You may not realize how many alternatives are available for installing a car lift in your home garage. Professional shops may choose a certain sort of lift based on their area of expertise, and the same is true for do-it-yourselfers with specific requirements in their garages. Here is additional information regarding the lift types and possibilities. In garages around the world, there are two basic types of lifts: frame-engaging and wheel-engaging lifts.
Frame-engaging lifts sustain the vehicle's frame while raising it using arms. Some arms are fixed, while others adjust to the structure of each vehicle. With a lift that engages the vehicle's chassis, you can work on the vehicle's wheels, tires, suspension, and a variety of other components.
Drive-on wheel-engaging lifts are commonly found in professional shops. The vehicle rests on its wheels atop two decks, allowing an open garage space underneath for engine maintenance and other work. If you need to operate on the wheels while the car is on the lift, you will need to acquire modifications, such as crossbeams and hydraulic lift jacks, to convert a wheel-engaging lift.
In addition to frame-versus-wheel-engaging lifts, four more types of lifts provide consumers with choices for performing vehicle maintenance at home.
Scissor or hinge-type frames lie flat on the floor, allowing you to arrange the car for lifting while driving on top of them. Either scissor joints or beams elevate the car to a height between three and four feet, or to a relatively low height.
There is no need to secure a scissor lift, and it is useful for wheel maintenance because the suspension and wheels are accessible. Despite being "portable car lifts," hinged lifts are still extremely heavy and require a ton of electricity to move.
2 post lift surface lifts take up more garage room than alternatives, but if you're seeking a shop-at-home solution, this sort of frame-engaging lift may meet the bill. Two metal arms on two posts hold the vehicle's frame, although overhead clearance and a permanent location are required.
A four-post automobile lift is a drive-on (wheel-engaging) solution that is simple to operate. You drive the vehicle onto the ramps, activate the hydraulics, and then walk beneath the vehicle to perform maintenance. There is only access to the undercarriage, not the wheels and suspension, which can reduce the unit's utility for some garages.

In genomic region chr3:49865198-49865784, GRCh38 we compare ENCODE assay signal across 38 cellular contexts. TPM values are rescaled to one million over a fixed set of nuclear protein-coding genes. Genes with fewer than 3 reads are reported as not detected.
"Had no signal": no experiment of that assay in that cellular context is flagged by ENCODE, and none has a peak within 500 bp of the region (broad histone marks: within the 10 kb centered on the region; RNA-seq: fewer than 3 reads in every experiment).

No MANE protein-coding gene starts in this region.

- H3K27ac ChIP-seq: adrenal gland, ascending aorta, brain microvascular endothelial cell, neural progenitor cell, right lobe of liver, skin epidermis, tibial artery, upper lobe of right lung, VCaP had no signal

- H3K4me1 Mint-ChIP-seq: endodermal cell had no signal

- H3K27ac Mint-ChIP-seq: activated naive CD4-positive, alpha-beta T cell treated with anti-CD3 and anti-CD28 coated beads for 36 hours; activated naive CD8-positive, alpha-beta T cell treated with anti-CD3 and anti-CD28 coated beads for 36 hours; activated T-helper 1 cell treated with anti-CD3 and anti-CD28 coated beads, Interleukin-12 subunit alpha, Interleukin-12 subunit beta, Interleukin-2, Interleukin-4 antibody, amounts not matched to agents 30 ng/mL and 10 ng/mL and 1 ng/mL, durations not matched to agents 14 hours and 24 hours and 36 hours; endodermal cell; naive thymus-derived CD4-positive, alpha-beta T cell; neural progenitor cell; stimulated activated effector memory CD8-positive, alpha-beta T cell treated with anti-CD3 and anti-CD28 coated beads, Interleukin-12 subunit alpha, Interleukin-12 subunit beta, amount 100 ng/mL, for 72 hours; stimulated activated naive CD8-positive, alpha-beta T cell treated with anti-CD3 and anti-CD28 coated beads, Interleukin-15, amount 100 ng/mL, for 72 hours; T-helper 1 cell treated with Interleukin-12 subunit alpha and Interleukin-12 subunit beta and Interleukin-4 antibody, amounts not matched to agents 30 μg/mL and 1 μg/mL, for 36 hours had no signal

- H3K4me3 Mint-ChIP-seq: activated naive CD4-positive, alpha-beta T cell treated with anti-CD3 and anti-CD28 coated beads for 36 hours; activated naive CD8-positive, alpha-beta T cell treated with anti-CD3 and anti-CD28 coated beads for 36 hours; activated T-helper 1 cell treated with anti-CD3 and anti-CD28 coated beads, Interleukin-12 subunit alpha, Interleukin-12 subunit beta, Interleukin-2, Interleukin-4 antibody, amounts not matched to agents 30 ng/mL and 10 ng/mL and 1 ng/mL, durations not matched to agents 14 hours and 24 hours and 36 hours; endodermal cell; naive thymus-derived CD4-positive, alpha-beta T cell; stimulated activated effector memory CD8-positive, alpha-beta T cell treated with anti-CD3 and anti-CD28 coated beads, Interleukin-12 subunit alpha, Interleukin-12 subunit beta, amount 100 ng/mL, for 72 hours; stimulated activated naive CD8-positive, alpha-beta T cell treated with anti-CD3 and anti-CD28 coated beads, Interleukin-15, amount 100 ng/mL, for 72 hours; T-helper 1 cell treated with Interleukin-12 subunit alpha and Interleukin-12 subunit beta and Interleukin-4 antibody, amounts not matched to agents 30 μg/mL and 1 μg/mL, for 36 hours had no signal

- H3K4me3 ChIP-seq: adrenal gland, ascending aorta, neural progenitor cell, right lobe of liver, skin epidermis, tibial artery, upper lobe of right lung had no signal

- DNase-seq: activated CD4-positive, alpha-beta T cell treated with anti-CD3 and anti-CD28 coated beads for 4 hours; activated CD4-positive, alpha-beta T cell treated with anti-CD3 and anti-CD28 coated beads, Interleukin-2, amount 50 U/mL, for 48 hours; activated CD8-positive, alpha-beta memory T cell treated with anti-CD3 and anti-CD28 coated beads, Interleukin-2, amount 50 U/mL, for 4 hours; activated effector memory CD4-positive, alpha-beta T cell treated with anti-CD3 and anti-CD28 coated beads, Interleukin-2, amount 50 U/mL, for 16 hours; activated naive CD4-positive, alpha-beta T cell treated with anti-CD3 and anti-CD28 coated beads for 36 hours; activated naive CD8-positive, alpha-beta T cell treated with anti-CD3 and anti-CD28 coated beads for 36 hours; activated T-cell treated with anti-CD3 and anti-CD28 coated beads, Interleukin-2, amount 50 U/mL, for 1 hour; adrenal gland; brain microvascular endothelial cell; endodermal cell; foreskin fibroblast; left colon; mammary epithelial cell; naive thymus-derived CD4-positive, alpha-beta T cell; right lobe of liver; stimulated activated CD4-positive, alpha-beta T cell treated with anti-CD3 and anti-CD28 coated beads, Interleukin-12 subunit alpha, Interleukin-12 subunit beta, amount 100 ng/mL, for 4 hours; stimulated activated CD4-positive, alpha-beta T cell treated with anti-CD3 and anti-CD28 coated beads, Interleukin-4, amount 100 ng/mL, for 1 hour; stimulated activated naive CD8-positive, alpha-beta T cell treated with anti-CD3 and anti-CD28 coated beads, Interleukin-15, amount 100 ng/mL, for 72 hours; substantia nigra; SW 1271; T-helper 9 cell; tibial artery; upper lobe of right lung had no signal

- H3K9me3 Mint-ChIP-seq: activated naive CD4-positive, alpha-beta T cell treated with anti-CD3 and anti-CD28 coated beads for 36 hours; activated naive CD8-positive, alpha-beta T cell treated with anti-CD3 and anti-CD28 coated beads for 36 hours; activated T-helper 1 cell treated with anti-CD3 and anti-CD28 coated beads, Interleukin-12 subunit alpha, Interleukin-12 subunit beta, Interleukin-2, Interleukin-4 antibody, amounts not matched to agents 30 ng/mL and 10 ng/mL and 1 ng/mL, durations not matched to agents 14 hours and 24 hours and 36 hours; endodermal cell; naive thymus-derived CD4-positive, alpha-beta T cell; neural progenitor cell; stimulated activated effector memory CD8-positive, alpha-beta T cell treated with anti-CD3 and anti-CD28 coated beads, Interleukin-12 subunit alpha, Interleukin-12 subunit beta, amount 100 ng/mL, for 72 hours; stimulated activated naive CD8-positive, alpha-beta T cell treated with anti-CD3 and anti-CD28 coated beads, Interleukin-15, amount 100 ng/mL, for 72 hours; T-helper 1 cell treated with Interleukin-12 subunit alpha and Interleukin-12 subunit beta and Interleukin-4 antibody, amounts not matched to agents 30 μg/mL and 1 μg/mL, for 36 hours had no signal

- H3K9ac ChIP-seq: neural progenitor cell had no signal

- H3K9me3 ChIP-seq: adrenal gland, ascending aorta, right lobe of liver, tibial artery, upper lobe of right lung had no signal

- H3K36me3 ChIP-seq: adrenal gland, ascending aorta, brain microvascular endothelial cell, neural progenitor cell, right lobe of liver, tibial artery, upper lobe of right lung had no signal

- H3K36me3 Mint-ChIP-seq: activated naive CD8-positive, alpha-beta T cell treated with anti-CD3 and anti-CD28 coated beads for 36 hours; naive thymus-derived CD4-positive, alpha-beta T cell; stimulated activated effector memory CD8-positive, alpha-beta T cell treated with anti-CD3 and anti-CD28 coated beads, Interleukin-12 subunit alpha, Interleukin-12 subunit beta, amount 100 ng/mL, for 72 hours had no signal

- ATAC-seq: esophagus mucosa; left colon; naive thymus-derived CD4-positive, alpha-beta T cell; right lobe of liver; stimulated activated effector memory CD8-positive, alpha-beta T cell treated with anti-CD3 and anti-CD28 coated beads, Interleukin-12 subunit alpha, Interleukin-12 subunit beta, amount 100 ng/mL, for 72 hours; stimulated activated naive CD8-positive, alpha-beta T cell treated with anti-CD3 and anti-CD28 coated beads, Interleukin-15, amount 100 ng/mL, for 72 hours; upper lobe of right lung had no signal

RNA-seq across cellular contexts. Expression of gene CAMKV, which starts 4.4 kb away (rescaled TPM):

If you are a serious enthusiast or do-it-yourselfer, you may choose the most advanced garage vehicle lift: an in-ground model. In-ground lifts hoist cars directly from the ground by their frames. In-ground lifts take around nine feet of underground access for installation, so you'll need to do a lot of prep work before you can bring one of these home.
Because the hydraulics are located below the floor, in-ground lifts are costly to build and difficult to maintain. Given the possibility of subsurface leakage, environmental sustainability is also a problem. We will not include in-ground lifts on our best-of list because they are more difficult to find and are not commonly found in residential garages.
You're probably aware that installing a garage auto lift in your house garage is a significant undertaking. A self-service auto shop, a relatively recent phenomenon in the do-it-yourself world, is an alternative. Typically, self-service auto shops charge an hourly rate for the use of lifts and garage equipment.
For individuals who don't live near a self-serve shop or who choose to purchase their own at-home lift nonetheless, continue reading to learn how to discover the best suitable option for the home.
You may be interested in purchasing the same vehicle lift as your trusted technician. Performance and durability are essential, but not all professional lifts can fit in your garage, so there are several factors to consider before shopping. Here is how to locate the ideal vehicle lift for your home garage, regardless of your demands or preferences.